As to caffeine, I would first say that like many other running related guidelines, especially with diet, you have to know what works for you. That said, there are definitely a few indisputable advantages to taking the approach of water over caffeine during training. I have found the following to be the most important:

    1. Hydration - Caffeine acts as the anti-hydrator in the body. Given hot summer days and long mileage workouts, being fully hydrated is critical. Especially true if you are running 4, 5 or 6 days a week. Hydration is a multi-day event. For a race, you can't wait until race morning, you have to start a few days out. I simply apply that principle to the entire 18 weeks and have stayed clear of dehyration episodes (unlike a few in the past, when I would swim in Diet Pepsi the night before a run).

    2. Sleep - I find that I sleep so much better, and as a result awake so much more rested. This is critical for me as most of my runs begin at pre-dawn. It's amazing how caffeine can affect the sleep cycle.

    3. Psychological - Training is about discipline. Making this "sacrifice" tends to hold me more accountable to getting all the runs in, getting rest and at least attempting to eat better. A little mental game I play with myself. I also want to hit the starting line without second guessing how I could have done by drinking more water and staying off the sugar and caffeine.

    4. Lastly, I have started a ritual of sorts at the starting line. I read this as a tip from other marathoners, I tried it and really think it helps (again, maybe another mental thing?, but it works). I stay off caffeine for 18 weeks, then about 2 minutes before the start, I down a 1/2 bottle of Coca-Cola. It's the sweetest, most caffeinated drink similar enough to Diet Pepsi that I can find. The miles fly by!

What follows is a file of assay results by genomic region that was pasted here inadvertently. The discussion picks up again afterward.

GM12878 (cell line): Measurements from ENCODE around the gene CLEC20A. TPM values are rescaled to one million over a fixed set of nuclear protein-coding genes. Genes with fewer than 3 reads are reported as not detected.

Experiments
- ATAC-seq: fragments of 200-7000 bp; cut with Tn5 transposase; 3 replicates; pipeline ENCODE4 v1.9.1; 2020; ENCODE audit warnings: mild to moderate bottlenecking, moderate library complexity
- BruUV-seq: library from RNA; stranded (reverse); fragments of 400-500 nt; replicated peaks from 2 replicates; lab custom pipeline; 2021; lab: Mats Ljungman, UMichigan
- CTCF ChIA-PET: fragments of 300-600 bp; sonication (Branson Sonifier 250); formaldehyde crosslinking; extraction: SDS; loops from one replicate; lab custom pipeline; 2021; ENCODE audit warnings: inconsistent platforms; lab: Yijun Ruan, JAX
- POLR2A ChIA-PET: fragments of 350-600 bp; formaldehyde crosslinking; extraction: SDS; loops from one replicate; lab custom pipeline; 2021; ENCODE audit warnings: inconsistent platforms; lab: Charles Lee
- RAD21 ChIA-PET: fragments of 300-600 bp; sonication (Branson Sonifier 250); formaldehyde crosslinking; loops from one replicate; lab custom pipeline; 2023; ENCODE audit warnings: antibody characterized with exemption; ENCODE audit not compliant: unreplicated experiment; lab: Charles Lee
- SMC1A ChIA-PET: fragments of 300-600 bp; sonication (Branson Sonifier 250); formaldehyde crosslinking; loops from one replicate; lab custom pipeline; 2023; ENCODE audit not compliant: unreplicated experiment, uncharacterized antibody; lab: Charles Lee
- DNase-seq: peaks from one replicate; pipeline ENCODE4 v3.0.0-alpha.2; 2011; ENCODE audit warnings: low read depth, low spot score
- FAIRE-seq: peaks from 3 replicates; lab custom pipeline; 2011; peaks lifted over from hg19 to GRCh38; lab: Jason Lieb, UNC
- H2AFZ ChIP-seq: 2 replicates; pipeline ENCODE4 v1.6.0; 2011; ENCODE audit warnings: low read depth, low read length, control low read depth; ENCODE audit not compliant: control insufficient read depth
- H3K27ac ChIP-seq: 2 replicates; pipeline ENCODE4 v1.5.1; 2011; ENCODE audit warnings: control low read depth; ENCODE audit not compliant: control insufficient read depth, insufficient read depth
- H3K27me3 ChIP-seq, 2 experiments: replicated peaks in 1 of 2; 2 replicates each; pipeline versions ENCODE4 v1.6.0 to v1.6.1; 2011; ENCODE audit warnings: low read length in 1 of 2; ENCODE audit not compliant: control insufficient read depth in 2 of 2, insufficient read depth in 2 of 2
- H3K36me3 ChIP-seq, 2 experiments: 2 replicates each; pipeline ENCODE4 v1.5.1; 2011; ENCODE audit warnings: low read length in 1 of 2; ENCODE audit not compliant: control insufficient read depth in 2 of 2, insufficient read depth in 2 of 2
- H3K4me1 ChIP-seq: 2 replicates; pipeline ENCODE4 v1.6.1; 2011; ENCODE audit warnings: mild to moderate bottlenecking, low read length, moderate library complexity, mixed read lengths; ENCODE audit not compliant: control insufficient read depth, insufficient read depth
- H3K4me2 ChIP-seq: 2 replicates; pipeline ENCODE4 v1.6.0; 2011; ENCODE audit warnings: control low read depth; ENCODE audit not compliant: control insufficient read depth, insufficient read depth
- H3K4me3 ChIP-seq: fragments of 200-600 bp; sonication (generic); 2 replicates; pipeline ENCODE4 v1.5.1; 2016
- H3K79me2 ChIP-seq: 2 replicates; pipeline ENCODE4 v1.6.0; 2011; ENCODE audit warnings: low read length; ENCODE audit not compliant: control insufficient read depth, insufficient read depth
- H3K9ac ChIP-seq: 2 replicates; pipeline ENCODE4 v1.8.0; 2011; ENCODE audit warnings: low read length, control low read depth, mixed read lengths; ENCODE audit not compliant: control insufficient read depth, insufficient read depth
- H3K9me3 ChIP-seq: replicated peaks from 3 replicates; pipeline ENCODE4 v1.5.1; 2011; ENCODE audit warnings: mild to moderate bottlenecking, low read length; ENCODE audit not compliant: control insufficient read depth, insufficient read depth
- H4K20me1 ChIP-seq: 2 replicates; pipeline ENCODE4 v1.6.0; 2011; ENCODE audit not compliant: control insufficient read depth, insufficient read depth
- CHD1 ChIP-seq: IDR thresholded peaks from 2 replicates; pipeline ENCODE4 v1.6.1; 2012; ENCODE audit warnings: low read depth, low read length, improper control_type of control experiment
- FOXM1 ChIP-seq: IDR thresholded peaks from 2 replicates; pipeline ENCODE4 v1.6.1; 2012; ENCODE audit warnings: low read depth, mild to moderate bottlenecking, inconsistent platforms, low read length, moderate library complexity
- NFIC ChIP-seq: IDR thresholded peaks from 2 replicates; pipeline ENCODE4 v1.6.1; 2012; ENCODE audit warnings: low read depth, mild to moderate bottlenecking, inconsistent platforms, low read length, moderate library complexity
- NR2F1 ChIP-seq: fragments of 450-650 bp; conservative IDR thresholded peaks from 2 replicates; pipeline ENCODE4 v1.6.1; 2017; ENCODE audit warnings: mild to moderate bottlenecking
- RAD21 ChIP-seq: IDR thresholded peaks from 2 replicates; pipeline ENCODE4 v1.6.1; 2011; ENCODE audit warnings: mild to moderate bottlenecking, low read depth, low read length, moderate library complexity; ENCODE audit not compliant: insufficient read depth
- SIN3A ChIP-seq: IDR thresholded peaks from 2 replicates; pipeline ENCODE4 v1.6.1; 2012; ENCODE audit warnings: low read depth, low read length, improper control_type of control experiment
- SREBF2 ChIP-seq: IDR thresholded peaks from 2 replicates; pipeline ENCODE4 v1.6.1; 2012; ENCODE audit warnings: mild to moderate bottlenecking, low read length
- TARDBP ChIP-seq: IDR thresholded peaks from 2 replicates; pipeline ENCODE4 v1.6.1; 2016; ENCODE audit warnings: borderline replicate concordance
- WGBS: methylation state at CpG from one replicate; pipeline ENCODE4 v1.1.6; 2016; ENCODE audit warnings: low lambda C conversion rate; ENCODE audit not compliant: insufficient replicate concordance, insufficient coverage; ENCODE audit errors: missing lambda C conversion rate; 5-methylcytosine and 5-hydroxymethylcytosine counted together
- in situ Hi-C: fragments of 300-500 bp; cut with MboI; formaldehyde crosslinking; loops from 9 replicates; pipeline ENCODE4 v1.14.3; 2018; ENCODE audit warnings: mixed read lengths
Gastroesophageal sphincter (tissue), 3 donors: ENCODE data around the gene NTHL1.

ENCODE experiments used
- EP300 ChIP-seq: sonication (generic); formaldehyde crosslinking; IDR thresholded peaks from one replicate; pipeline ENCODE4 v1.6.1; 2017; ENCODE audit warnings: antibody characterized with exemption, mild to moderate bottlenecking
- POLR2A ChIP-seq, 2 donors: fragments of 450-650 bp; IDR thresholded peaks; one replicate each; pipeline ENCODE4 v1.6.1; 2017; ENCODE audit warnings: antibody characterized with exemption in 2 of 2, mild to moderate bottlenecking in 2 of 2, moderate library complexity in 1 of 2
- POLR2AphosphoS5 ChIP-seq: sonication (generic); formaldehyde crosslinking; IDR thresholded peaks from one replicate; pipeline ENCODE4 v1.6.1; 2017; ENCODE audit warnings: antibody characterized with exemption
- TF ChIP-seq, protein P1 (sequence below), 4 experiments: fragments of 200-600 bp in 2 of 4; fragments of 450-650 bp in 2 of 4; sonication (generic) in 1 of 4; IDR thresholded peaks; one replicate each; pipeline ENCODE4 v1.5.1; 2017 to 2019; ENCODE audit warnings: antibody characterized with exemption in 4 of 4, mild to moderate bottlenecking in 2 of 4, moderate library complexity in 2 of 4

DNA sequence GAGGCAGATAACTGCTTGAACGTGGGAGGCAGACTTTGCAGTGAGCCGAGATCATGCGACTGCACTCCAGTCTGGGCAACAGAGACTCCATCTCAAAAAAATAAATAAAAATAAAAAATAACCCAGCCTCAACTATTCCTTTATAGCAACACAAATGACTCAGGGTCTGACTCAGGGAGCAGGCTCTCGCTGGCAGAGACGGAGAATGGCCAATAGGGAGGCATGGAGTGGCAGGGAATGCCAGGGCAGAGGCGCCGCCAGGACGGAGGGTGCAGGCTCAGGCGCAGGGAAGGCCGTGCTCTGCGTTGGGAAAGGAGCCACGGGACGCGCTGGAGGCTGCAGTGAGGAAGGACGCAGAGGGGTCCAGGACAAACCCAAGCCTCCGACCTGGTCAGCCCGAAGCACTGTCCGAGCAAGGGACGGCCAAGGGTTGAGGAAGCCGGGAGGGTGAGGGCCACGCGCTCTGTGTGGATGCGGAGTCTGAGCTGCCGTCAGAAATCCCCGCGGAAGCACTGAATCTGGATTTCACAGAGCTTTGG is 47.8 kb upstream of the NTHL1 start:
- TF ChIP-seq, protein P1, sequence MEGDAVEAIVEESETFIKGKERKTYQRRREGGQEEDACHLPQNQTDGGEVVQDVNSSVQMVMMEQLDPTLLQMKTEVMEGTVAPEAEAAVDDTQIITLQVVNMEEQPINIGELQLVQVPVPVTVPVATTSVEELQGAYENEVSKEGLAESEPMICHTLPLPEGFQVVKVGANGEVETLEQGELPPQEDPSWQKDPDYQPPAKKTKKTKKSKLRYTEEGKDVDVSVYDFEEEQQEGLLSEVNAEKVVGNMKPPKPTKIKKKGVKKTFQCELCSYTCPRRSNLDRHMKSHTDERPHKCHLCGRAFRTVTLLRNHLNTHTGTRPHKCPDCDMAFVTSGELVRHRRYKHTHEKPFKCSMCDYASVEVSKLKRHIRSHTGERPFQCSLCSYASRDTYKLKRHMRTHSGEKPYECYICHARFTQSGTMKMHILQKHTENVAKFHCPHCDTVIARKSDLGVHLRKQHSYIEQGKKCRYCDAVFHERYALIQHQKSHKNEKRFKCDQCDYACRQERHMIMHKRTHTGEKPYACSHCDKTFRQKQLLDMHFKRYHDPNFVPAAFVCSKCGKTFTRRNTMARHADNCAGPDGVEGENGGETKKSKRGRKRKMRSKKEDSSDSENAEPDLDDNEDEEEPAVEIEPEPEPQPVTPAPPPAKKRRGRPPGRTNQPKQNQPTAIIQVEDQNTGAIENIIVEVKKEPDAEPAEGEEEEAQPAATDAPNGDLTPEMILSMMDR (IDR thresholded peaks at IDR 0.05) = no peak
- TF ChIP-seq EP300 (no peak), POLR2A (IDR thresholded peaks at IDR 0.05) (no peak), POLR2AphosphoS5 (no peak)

Long story short, I'm sure that moderation is the key. That daily single cup of coffee likey has little to no impact on your performance and health. However, that second, third and fourth cup probably does. I have difficulty shutting off the flow when I have that big glass of unsweet tea in front of me. I find that by going cold turkey I can overcome the temptation.

    Hope that helps. There are probably better reasons out there. In fact, there are probably some good reasons for keeping just a little caffeine in the routine. Thanks again for the question. Have a great day and a blessed weekend.

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  3. Richard / All, sorry, there is one last reason to the last post:

    5. Three years ago, my resting heart rate was in the high 50's / low 60's. Pretty much in range for my age. At my annual physical three weeks ago, and then again at a follow-up appointment, my current resting heart rate is now consistently 41! The running has significantly impacted this, but also the lowered level of caffeine is a contributor to a lower resting heart rate.

    Important, why? When you run, your cardiovascular system helps serve as a cooling mechanism for the body. When it's extremely hot and / or you are at full exhaustion, the heart is working that much harder to help cool the body. A combination of hydrating properly and an efficient cardio network help to combat the heat exhaustion, cramping and even worse, the body shutting down. A lower resting heart rate is typically a sign of a more efficient cardio system. The heart will only pump what is necessary to move blood through the body.

    Finally, at 41 bpm, vs. the 60, I figured I will save almost 10 Million heart beats a year! Hopefully that translates to a little less wear and tear, and few more miles on the motor down the road.

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    Replies
    1. Thanks! I cut out coffee once for a medical reason, so I know I can do it. When I do the Martinsville Half again in 2013, I'll add this to my training, a bit of extra incentive, too.